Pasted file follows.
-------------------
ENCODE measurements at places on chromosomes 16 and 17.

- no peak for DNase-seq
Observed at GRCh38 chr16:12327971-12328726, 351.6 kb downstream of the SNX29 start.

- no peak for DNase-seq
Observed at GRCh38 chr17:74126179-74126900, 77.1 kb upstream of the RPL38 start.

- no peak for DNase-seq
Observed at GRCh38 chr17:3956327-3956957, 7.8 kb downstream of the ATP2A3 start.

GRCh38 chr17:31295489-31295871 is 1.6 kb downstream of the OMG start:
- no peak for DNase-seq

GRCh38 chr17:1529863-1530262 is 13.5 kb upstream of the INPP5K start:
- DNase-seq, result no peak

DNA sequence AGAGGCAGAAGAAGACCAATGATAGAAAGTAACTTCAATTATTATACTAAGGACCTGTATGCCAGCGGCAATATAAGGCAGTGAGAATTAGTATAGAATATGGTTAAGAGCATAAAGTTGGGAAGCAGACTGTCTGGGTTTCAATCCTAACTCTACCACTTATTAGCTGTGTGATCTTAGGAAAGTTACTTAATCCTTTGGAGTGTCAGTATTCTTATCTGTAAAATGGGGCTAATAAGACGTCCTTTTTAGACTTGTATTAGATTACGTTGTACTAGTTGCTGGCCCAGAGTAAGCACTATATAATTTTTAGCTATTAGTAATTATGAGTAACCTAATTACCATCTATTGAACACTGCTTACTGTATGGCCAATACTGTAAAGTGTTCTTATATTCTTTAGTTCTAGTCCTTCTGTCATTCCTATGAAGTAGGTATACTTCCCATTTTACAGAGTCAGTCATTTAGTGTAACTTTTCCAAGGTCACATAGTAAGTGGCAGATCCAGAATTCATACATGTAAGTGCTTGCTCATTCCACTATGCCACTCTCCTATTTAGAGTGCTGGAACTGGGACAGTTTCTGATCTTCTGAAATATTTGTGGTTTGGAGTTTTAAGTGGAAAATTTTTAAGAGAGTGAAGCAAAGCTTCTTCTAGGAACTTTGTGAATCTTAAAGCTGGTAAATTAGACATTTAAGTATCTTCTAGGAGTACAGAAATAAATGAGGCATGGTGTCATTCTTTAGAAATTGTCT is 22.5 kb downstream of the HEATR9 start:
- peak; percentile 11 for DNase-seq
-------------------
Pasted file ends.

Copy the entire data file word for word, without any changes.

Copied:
ENCODE measurements at places on chromosomes 16 and 17.

- no peak for DNase-seq
Observed at GRCh38 chr16:12327971-12328726, 351.6 kb downstream of the SNX29 start.

- no peak for DNase-seq
Observed at GRCh38 chr17:74126179-74126900, 77.1 kb upstream of the RPL38 start.

- no peak for DNase-seq
Observed at GRCh38 chr17:3956327-3956957, 7.8 kb downstream of the ATP2A3 start.

GRCh38 chr17:31295489-31295871 is 1.6 kb downstream of the OMG start:
- no peak for DNase-seq

GRCh38 chr17:1529863-1530262 is 13.5 kb upstream of the INPP5K start:
- DNase-seq, result no peak

DNA sequence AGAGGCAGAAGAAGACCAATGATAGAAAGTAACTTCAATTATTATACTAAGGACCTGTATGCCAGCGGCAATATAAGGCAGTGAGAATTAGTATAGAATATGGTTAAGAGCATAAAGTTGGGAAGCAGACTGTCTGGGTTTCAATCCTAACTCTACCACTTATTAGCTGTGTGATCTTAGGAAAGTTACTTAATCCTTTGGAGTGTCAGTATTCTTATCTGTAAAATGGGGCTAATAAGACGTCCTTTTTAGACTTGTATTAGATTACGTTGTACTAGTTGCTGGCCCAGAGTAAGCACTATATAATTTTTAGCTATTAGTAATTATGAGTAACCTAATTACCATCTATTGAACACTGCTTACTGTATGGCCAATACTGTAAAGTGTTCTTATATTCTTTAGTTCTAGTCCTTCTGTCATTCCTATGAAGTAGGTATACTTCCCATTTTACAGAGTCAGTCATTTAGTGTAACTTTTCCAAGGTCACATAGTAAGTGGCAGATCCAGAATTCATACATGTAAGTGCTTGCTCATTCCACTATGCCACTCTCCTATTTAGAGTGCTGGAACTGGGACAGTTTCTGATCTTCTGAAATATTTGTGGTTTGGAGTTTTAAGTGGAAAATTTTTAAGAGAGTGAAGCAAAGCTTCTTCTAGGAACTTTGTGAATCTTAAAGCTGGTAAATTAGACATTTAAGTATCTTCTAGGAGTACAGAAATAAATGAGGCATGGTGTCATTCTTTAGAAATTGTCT is 22.5 kb downstream of the HEATR9 start:
- peak; percentile 11 for DNase-seq